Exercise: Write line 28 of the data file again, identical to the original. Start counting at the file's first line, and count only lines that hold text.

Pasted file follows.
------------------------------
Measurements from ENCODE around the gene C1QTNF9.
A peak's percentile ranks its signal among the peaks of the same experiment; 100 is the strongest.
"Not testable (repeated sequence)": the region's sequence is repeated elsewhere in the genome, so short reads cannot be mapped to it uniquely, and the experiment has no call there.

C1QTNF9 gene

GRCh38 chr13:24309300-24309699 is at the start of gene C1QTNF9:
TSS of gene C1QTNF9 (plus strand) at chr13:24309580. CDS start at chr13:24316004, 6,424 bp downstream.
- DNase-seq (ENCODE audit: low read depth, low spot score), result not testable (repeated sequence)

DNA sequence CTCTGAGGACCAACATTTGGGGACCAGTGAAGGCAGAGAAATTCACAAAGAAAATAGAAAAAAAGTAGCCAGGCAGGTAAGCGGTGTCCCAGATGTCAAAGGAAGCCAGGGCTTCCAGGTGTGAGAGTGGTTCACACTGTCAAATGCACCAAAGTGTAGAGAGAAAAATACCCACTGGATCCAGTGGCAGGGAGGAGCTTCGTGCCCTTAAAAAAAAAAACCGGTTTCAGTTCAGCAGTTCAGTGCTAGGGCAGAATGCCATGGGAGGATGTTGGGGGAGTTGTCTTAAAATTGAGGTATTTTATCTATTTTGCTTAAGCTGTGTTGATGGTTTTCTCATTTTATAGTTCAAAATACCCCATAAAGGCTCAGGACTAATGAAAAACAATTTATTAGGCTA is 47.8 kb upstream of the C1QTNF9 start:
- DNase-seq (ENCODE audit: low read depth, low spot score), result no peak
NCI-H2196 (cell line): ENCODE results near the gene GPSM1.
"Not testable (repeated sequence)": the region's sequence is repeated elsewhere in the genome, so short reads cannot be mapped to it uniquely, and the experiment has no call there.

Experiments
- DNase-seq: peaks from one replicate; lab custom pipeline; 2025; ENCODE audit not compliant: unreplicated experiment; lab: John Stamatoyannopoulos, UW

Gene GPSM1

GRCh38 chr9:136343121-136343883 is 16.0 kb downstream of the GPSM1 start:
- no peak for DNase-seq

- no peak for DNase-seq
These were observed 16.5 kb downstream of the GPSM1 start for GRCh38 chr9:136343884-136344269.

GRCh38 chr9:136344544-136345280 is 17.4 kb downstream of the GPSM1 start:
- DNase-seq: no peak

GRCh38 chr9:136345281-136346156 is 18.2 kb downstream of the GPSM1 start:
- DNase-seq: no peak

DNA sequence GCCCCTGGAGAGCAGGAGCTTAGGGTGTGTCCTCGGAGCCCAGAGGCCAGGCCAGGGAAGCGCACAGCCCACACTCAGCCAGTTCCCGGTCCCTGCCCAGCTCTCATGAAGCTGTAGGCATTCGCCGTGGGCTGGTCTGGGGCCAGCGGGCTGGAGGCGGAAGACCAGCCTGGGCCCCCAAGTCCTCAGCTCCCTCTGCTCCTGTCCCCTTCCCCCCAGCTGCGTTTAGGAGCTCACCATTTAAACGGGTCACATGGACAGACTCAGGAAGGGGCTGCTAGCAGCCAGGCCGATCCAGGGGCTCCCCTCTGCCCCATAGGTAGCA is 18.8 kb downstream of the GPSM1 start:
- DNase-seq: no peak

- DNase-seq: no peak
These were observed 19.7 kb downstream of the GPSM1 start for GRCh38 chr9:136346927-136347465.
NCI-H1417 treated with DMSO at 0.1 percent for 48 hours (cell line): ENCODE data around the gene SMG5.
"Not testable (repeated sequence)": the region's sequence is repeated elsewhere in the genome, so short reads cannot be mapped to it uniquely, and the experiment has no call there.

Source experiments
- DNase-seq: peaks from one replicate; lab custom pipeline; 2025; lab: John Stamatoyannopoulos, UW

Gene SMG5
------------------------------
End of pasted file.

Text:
"Not testable (repeated sequence)": the region's sequence is repeated elsewhere in the genome, so short reads cannot be mapped to it uniquely, and the experiment has no call there.